Starfield player character and vasco in New Atlantis standing in front of Frontier

(Image credit: Bethesda)

"Despite Starfield having arrived eight years after Fallout 4, it's surprising that so many of its systems appear to have been lifted wholesale from its atomic ancestor."

A lackluster Skills system aside, Starfield also suffers when aspects of its aged foundations start breaking through the cracks the more you play. Despite Starfield having arrived eight years after Fallout 4, it's surprising that so many of its systems appear to have been lifted wholesale from its atomic ancestor.

The gunplay might be less floaty and imprecise than Fallout 4's, but after a few hours of playing Starfield, you quickly get reacquainted with resource-heavy crafting, the eternal sticking point of encumbrance, and ropey AI. With Starfield's complexity, it also feels like more time is spent in menus and loading screens than previous Bethesda games. Between sprinting across barren planets and blasting clueless pirates, I'm scoffing down alien tea and sandwiches, swapping through different starmap submenus, and staring at "NASApunk"-ified Fallout 4 workbenches.

All this is to say that Starfield feels old. It's slow and clunky and certainly doesn't play like a "next-gen" game should. Importantly, Starfield even uses Creation Engine 2 – an updated version of Bethesda's proprietary Creation Engine that was first used for Skyrim over a decade ago. With all its similarities to Fallout 4, it's hard to notice the differences in moment-to-moment gameplay. There's no doubt that Creation Engine 2 is what allows Starfield to even run on such a galactic scale, but that just raises another question: Why does Starfield need to be as big as it is?

Starfield frontier starship landing at HopeTech hq

(Image credit: Bethesda)

While Starfield does make me think Bethesda is slipping behind the curve, it's worth recognizing that there are so few games, if any, that have set out to do what it does. It's clearly a huge technical achievement, though I think the reason that it's also one of a kind is because it's just too much. RPGs are frighteningly complex and so is space exploration.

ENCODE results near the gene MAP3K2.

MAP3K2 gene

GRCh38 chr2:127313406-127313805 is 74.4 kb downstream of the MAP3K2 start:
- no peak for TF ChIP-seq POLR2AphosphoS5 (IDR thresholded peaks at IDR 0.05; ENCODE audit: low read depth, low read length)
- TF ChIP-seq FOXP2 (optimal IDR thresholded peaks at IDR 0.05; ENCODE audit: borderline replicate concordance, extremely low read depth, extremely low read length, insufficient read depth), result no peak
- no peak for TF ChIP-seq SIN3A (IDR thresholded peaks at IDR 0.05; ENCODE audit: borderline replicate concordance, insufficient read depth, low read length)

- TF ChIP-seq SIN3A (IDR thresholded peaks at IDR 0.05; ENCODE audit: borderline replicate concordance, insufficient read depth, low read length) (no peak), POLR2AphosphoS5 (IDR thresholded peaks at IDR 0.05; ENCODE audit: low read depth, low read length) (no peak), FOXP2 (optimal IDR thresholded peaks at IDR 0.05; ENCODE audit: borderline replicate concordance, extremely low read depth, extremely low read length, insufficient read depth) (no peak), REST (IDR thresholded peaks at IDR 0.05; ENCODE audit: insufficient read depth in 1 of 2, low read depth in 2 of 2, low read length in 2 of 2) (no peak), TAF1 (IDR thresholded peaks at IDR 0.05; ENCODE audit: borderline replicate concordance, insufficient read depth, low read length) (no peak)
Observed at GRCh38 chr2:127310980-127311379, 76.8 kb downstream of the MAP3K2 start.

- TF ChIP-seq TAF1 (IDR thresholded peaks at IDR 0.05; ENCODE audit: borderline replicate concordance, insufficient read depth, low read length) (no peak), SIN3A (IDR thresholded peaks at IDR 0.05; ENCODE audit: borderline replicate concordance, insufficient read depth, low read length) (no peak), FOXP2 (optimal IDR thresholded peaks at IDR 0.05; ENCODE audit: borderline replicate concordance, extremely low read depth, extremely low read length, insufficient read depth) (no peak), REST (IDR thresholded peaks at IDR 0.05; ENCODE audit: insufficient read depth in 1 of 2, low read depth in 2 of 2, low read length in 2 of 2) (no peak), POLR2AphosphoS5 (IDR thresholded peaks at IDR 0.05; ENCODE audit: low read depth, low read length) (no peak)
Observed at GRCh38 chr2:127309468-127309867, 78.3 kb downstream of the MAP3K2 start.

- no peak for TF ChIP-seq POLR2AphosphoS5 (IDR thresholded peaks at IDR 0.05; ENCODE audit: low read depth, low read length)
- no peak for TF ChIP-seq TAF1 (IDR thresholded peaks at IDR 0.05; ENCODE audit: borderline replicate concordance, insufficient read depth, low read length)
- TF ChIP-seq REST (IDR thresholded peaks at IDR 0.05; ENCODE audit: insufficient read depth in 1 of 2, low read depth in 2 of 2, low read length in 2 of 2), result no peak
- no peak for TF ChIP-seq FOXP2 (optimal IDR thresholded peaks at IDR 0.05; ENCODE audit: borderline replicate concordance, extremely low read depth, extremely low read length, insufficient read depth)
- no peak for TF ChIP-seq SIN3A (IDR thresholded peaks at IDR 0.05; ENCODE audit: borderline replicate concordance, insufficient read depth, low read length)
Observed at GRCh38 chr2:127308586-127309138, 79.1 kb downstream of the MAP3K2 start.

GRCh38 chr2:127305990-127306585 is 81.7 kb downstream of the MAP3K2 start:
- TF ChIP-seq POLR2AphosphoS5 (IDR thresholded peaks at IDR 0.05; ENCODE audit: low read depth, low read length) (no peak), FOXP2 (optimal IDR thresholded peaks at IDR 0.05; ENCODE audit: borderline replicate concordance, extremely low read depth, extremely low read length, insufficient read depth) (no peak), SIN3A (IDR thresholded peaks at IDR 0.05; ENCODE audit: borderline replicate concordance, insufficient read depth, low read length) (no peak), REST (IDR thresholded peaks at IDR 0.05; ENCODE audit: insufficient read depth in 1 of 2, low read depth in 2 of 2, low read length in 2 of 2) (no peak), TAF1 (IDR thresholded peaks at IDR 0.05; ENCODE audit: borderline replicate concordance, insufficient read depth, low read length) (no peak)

Despite technical leaps and the usual level of craft we expect from the studio, Starfield's unfathomable scale blends somewhat messily with its foundational systems in need of serious development. As Bethesda works to iron out and enhance Creation Engine 2 for future projects, I truly hope that Starfield can be vastly improved too and meet that so-called next-gen feel.

At the very least, I hope the studio learns valuable lessons from Starfield and re-evaluates its RPG priorities ahead of The Elder Scrolls 6. That title alone will carry sales and Game Pass subscriptions, but the game needs to innovate in more ways that aren't just scale. For me, that's all Starfield really had to offer, and that hasn't been enough to keep me fully hooked – those retrofitted engines and coats of paint do little to hide the creaking hull underneath.

Starfield is arguably the biggest game of 2023, but how does it stack up against the best games of 2023 so far and the best RPGs you can play right now?

Will Sawyer
Guides Writer

Will Sawyer is a guides writer at GamesRadar+ who works with the rest of the guides team to give readers great information and advice on the best items, how to complete a particular challenge, or where to go in some of the biggest video games. Will joined the GameRadar+ team in August 2021 and has written about service titles, including Fortnite, Destiny 2, and Warzone, as well as some of the biggest releases like Halo Infinite, Elden Ring, and God of War Ragnarok.